Daily Archives: September 18, 2006

The Talent Series I: Succession Planning

I know you don’t want to read about it. I don’t even want to write about it. But in a marketplace where there is constantly increasing competition for procurement professionals and where consultants are able to command $1000/day, and more, you face a constant risk of losing your most talented people to your talent-hungry competitors, especially if you don’t have good incentive plans in place that will allow your employees to earn bonuses relative to their performance. (Considering that every dollar they save is generally worth at least five sales dollar relative to the bottom line, is performance-based compensation really a stretch?) Given this harsh reality, I think this is a topic worth discussing – and a great way to kick off the talent series and get those gears grinding.

The reason I’m getting to it now is that I was poking around my favorite analyst site (Aberdeen Group*) and stumbled upon the recently released Market Alert The Key To Talent Development: Halogen Adds Succession Planning Functionality to its Employee Performance Management Suite. The brief quotes Aberdeen’s Enterprise Talent Management report that identifies a number of challenges companies are facing in their development of the next generation of leaders. The two biggest challenges (at 61% and 56%, respectively), are lack of funding for leadership development and an inability to locate or create a talent pool of candidates.

The first problem is easily solved – recognize the need for talent and invest accordingly – after all, a solid investment in your people will pay for itself in increased productivity, which translates to hard dollar savings when we are talking about procurement personnel. The second problem is more difficult – attracting people is hard, and turning them into tomorrow’s leaders is harder. That’s where succession planning comes in. By figuring out the skill sets you will need to replace your current staff, you will identify the training and mentoring that your new hires need today to become your leaders tomorrow. That way, even if your best people leave or get poached, you will have leaders ready to take their place.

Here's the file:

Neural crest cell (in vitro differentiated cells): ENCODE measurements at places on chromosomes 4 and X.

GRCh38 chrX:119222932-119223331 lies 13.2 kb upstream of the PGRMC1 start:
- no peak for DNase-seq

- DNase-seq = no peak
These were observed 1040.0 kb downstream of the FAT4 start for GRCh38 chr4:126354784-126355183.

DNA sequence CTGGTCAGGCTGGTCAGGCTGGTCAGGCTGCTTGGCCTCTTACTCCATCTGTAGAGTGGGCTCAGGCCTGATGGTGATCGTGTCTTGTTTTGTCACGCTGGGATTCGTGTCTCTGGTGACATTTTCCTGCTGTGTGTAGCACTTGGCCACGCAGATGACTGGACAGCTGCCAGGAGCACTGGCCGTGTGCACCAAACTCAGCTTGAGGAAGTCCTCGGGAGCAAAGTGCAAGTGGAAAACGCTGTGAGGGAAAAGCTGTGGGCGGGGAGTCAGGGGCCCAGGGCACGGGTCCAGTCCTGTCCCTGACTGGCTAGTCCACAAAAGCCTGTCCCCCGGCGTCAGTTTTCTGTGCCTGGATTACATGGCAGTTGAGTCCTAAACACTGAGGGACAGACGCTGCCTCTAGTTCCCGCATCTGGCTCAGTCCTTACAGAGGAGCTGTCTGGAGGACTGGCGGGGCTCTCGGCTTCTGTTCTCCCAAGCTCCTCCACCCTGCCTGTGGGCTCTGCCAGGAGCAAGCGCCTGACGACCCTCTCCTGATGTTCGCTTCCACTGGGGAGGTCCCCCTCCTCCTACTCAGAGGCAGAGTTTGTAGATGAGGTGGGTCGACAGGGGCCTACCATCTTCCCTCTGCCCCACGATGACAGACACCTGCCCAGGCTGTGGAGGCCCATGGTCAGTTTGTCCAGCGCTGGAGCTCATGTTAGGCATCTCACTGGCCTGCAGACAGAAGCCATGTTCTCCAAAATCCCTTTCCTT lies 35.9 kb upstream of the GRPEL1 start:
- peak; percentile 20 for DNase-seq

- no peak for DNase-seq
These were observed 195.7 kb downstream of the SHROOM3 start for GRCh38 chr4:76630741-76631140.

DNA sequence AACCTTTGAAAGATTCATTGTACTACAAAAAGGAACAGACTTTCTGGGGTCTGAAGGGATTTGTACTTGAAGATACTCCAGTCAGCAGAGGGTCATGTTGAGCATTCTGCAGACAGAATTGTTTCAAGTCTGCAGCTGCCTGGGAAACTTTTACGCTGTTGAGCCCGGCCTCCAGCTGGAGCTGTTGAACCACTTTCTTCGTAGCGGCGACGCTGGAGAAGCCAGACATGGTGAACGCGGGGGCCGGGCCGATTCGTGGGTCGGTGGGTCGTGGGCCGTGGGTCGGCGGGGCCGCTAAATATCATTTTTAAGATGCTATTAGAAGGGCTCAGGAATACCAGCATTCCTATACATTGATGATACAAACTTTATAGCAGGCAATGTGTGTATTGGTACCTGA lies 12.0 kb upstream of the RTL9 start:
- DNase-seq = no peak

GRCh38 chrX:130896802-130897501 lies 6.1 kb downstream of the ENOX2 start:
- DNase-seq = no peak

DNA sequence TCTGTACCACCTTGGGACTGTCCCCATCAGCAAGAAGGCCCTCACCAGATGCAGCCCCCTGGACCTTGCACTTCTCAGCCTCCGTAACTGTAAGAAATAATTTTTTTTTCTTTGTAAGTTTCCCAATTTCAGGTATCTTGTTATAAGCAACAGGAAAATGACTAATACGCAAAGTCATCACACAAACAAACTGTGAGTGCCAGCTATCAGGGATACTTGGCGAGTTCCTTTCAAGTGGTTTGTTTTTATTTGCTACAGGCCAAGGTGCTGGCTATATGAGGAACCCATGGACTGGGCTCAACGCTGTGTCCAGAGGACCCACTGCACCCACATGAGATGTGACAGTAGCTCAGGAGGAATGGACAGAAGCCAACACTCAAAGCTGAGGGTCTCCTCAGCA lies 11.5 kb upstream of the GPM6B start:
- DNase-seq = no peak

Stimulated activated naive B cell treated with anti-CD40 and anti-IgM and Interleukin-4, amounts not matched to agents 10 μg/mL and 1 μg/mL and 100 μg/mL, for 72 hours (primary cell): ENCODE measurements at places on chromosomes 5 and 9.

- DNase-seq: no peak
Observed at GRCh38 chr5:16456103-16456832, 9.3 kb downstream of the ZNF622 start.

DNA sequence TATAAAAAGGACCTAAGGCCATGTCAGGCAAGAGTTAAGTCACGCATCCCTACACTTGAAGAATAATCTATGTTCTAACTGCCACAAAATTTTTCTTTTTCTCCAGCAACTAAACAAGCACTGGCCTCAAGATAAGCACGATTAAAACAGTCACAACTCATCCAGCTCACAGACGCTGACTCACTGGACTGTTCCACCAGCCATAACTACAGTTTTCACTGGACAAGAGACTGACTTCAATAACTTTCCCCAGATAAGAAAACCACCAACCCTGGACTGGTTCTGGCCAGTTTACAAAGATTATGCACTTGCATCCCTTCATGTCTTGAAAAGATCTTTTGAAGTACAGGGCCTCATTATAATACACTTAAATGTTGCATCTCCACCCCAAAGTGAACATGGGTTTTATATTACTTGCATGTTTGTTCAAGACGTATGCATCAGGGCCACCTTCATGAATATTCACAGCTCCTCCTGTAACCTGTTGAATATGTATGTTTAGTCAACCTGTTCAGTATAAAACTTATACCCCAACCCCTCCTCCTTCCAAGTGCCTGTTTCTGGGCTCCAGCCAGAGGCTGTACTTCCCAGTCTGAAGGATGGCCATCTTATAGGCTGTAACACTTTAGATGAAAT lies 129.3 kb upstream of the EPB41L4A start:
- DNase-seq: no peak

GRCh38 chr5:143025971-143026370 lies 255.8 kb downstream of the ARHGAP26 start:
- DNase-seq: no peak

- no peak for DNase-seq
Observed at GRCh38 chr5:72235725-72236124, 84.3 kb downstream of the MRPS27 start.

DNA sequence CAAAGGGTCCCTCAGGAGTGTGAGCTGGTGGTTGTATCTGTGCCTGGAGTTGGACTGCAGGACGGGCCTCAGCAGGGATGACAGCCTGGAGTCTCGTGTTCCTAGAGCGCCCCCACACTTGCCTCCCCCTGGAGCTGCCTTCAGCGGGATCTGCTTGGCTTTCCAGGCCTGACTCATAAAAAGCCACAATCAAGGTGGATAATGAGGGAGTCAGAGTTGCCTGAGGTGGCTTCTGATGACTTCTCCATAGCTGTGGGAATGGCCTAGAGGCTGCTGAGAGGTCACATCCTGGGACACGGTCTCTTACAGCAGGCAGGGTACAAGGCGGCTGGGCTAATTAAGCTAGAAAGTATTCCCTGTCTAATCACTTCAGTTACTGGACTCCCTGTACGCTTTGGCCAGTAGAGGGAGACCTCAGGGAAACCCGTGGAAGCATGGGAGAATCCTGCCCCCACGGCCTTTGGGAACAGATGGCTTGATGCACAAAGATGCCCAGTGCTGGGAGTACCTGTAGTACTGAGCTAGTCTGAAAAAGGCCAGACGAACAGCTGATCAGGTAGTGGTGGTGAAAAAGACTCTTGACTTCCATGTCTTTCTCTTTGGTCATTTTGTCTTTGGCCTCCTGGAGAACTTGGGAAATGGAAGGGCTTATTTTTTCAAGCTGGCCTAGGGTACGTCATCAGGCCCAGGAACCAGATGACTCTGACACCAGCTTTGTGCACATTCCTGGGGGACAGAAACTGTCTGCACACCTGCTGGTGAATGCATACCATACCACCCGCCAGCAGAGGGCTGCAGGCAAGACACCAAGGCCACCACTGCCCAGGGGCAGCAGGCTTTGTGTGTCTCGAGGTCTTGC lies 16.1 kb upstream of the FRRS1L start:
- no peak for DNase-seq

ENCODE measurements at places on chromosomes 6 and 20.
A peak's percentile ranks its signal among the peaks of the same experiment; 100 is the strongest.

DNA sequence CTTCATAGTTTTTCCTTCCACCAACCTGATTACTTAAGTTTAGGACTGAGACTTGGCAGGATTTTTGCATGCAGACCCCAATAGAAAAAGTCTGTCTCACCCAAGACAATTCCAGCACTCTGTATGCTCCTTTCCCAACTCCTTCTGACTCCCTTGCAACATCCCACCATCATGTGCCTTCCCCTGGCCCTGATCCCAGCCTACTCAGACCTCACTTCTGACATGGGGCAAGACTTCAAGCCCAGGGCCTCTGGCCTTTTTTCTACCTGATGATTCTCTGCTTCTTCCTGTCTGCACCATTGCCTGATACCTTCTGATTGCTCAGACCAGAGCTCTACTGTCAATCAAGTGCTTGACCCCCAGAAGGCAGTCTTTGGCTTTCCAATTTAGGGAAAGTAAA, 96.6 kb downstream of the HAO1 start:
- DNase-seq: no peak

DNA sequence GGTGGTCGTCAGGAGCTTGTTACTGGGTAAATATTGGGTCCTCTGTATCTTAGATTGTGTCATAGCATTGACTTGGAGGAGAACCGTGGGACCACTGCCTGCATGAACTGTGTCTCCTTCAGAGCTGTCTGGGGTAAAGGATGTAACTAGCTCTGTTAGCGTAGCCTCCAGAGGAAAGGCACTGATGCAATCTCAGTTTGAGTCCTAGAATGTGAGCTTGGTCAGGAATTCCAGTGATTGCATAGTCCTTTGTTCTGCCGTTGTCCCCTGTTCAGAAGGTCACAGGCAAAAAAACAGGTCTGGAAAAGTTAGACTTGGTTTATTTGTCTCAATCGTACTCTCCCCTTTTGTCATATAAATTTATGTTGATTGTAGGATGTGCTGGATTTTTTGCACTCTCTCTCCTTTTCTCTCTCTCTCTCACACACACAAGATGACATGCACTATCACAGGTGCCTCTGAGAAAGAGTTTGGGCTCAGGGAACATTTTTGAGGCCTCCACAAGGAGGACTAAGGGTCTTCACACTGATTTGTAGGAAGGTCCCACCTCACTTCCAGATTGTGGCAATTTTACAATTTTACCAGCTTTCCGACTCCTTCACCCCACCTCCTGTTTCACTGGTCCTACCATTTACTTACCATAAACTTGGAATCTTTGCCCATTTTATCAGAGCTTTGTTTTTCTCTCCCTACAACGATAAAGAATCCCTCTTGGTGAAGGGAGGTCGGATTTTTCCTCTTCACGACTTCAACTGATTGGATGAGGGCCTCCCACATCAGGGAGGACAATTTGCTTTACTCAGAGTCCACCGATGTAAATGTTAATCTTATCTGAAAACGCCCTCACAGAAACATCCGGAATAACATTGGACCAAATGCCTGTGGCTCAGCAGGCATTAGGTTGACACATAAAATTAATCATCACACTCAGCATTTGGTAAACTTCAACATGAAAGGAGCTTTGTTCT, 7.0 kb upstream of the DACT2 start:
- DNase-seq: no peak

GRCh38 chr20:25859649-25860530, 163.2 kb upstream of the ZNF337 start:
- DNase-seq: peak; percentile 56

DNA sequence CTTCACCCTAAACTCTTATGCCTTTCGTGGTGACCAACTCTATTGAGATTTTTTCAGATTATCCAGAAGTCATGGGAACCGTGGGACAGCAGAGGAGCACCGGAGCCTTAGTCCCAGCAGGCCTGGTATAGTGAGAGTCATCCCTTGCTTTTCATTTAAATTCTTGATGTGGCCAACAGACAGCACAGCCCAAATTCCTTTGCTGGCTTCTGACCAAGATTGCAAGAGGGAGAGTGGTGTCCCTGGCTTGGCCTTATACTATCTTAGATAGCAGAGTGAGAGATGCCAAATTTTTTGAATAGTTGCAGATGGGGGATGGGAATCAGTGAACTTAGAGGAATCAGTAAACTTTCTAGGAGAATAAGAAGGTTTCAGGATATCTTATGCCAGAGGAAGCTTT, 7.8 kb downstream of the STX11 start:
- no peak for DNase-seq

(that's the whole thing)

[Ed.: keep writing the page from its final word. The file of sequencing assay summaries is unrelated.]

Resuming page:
The Aberdeen brief also notes that to truly be successful, companies need to be committed to long term strategic succession planning that incorporates the following key elements:

  • support from the CEO and top executives
  • creation of a talent mindset
  • creation of a performance culture
  • ensurance of data-driven decision making
  • development of a “learning organization”
  • alignment with the overall strategic plan of the company
  • organizational readiness

In other words, it’s more than just a one time effort and more than just the adoption of a technology solution – although a solution that can be integrated with talent management processes such as employee performance management, training, and assessment could be of significant value. So I’d recommend that if you haven’t started working on a succession plan, that you start today. I know it often leaves a bad taste in the mouth, but I can assure you that’s preferable to walking in to work one day and finding yourself without a leader to carry the business forward. And in the future, I think it will be a fundamental part of talent-focused organizations who solve the talent problem. After all, if everyone has access to the same knowledge, training, and experience, then, if you believe everyone has potential, everyone can eventually become leaders in their own business domains.

* This was written pre-acquisition announcement
** Note to AMR: if you want to know why, contact me. (thedoctor <AT> sourcinginnovation <DOT> com)